From there, I wandered to Fifth Floor (a new gallery-boutique next to Fringe that was swamped on its first night ever...good luck to Robert!)  Then I stopped in at Bonelli Contemporary, which has taken up new digs on Hill, took the tour of the Urquhart show at Jack Hanley, and gazed in at Mountain Bar.  Last stop was David Salow Gallery, where I got this lovely pic of David's gallery glowing in the Chinatown float.

(Photos from top to bottom: The Happy Lion gallery through the windows; François Ghebaly in his office at Chung King Project; Amir Fallah at Mary GoldmanGallery; Meridith Pingree at Fringe Exhibitions; David Salow Gallery.)


Posted by ArtSlant Team on 1/26/08


Late Fall Cafes

A good café is a dream factory.  I've found café dreams often come true.


It was two years ago at exactly this time.  Art Basel Miami was cranking up the bass beat and I was in Verona on a cold sunny morning with that clear sharp light of late fall covering everything and my hands wrapped around a hot cappuccino.  Veneto-style with foam that never dies.


The ArtSlant team had been at an Italian spa in the Dolomites regrouping after a hectic summer.  Taking the seaweed treatments, so to speak.  Actually it was more of a once-in-a-lifetime extravaganza than a necessary experience.  Yoga in Italian – now that’s relaxing.


Having been without caffeine for a week, we raced down the mountains to Verona and landed in front of Borsalino to remedy the pounding headaches.  The piazza was filled with the murmurs of morning musings and we spent the next few hours dreaming about the ArtSlant website and re-acquainting with the jolt of a good Italian roast.  (Of course, at that time the ArtSlant name was still unknown).


Here it is two years later and the Miami is up again – how many fairs?  24? Something like that.  That clear sharp light of late fall is covering everything in Los Angeles and ArtSlant is a reality, a thriving reality.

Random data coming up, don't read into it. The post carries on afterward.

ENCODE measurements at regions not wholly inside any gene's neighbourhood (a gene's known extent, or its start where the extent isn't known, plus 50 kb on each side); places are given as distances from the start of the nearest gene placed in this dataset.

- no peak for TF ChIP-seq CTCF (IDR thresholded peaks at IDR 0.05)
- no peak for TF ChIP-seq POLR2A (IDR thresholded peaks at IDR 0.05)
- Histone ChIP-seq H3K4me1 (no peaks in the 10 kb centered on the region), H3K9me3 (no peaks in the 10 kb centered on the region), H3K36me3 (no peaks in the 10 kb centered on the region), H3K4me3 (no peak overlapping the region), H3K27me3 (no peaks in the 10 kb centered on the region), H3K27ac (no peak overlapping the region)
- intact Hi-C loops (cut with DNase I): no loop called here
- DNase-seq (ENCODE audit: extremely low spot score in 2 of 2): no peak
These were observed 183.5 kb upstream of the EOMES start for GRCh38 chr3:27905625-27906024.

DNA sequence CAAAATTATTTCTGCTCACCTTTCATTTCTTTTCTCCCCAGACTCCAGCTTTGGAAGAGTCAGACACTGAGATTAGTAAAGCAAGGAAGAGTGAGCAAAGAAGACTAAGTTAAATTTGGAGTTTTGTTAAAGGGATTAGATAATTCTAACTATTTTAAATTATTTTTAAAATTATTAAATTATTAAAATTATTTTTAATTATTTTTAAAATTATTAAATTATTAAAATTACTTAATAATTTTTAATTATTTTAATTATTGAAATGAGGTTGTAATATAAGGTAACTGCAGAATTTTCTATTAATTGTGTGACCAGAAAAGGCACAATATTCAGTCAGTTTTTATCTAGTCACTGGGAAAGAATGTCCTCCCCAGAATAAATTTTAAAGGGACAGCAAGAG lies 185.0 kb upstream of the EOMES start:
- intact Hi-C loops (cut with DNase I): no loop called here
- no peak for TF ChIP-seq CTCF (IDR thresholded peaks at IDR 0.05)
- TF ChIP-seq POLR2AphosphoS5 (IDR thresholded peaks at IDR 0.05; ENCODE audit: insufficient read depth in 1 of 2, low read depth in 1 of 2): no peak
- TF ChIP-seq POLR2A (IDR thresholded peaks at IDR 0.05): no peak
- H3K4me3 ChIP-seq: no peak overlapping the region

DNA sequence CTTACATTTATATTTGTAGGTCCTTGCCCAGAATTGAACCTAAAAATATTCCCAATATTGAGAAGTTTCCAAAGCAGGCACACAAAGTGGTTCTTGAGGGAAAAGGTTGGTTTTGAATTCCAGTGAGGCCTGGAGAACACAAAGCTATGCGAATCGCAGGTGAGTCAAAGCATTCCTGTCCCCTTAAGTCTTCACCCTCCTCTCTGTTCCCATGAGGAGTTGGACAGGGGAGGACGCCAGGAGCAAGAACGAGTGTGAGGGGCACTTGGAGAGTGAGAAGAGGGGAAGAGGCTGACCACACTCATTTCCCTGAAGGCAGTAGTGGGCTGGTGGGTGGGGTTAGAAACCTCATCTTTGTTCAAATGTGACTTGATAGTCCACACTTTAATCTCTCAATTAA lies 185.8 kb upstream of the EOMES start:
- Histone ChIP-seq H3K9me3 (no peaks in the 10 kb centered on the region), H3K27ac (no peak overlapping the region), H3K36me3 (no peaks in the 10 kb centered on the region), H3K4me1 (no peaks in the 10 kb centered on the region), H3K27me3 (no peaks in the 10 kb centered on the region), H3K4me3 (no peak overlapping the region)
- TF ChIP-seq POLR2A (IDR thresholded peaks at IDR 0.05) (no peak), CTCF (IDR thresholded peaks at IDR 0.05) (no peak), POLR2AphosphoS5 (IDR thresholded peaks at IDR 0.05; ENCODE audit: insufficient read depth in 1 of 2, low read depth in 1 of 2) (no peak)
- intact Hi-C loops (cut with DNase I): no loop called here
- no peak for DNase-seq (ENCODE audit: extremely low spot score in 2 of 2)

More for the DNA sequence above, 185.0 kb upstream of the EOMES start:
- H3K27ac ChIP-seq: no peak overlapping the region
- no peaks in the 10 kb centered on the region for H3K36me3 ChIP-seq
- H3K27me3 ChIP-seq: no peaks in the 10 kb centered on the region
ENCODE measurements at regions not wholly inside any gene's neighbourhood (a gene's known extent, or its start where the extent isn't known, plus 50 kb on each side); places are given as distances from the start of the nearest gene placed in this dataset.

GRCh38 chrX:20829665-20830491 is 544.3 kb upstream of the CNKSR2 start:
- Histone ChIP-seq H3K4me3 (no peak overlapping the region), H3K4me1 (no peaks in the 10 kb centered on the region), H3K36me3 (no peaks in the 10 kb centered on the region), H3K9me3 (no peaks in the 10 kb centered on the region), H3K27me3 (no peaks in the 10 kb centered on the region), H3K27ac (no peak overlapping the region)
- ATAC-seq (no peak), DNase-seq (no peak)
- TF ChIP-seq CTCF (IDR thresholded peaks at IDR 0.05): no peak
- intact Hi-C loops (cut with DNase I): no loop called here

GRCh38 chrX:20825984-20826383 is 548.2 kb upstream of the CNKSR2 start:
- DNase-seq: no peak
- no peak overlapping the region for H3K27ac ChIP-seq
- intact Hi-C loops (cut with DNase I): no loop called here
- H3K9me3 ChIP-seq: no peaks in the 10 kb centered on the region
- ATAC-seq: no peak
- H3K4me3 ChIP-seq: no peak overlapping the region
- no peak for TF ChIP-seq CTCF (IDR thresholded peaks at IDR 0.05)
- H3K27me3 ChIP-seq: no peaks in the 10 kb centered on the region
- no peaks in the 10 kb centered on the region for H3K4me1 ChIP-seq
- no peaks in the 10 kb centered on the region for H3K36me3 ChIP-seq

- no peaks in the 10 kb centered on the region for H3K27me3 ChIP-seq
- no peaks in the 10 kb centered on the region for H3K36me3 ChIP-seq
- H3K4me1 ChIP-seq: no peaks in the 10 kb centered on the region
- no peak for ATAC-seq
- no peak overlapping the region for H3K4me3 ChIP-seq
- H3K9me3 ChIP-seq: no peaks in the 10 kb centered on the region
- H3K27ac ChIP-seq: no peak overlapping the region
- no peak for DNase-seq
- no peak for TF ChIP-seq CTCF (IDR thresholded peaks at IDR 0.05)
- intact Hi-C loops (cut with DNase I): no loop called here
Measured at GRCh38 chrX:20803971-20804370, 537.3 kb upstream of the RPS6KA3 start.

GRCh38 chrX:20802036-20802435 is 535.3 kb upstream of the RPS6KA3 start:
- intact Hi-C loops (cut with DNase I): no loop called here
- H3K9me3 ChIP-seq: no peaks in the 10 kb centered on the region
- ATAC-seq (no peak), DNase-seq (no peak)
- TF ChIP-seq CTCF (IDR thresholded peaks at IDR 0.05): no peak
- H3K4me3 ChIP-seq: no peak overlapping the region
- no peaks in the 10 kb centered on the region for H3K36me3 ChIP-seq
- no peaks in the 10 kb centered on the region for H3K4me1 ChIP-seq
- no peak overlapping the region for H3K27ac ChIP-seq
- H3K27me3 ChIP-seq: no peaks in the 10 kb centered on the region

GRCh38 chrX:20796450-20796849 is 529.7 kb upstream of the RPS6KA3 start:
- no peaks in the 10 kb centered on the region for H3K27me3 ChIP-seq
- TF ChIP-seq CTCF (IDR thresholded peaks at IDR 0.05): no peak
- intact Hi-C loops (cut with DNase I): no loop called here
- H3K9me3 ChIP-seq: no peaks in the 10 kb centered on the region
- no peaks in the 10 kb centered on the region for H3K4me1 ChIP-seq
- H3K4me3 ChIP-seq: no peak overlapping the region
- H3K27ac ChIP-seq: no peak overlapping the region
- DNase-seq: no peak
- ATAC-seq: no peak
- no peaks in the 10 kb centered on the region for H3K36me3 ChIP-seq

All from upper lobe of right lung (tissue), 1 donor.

We're covering Los Angeles and New York, getting ready to open San Francisco and Chicago, and having lots more dreams in lots more cafes.  The ArtSlant community of artists and art professionals grows everyday and our writing teams keep the words flowing.  All in all, Mr. Toad, a glorious ride.


spent yesterday dropping into a few shows.  Everything was so  nice and quiet.  Kristin Dickson, ArtSlant's director in LA, came with.


We saw the beautiful new Honor Fraser space on La Cienega and toured the Gardar Eide Einarsson exhibit.  We had a fun-filled visit with Kim Light before she left for Miami, and stopped by Cardwell Jimmerson and Susanne Vielmetter.  And for a perfect end, we watched Slater Bradley singing in the rain at Blum and Poe while the sun held forth outside.  It was all wrapped up with a strong café con leche, Cuban-style with a bass beat that just won't quit.  (photo: Slater Bradley, installation view, courtesy the artist and Blum & Poe, Los Angeles; @ Joshua White)


Tip for the Week:  Using Your Blog


For those of us who decided not to do the Miami, we need those blog reports to make us feel a part of!  Isn’t the world a better place with all the bloggers typing away?


If you haven’t done so already, take advantage of your personal blog attached to your ArtSlant Profile.  Simply go into Edit and enter your blog title in the required field down at the bottom of the ad form.  A Blog Title distinguishes you and makes your blog public on ArtSlant.


Then go into Add a Blog Article in your Profile Actions Box and start blogging.  Please be sure to leave the date in the date box.  Apparently, there could problems if you remove the date.  Blogs are time-based.


Thanks for all the good art you bring to us!


- georgia

Posted by ArtSlant Team on 12/6/07

London Bridges

What’s better than a heated argument over a piece of art! 


It’s passionate, it’s challenging but no one’s going hungry, well except perhaps the artist.


When was the first art argument?  The very first time someone said: “That’s not art!”  And someone else said “It is so!”   Was it in the cave?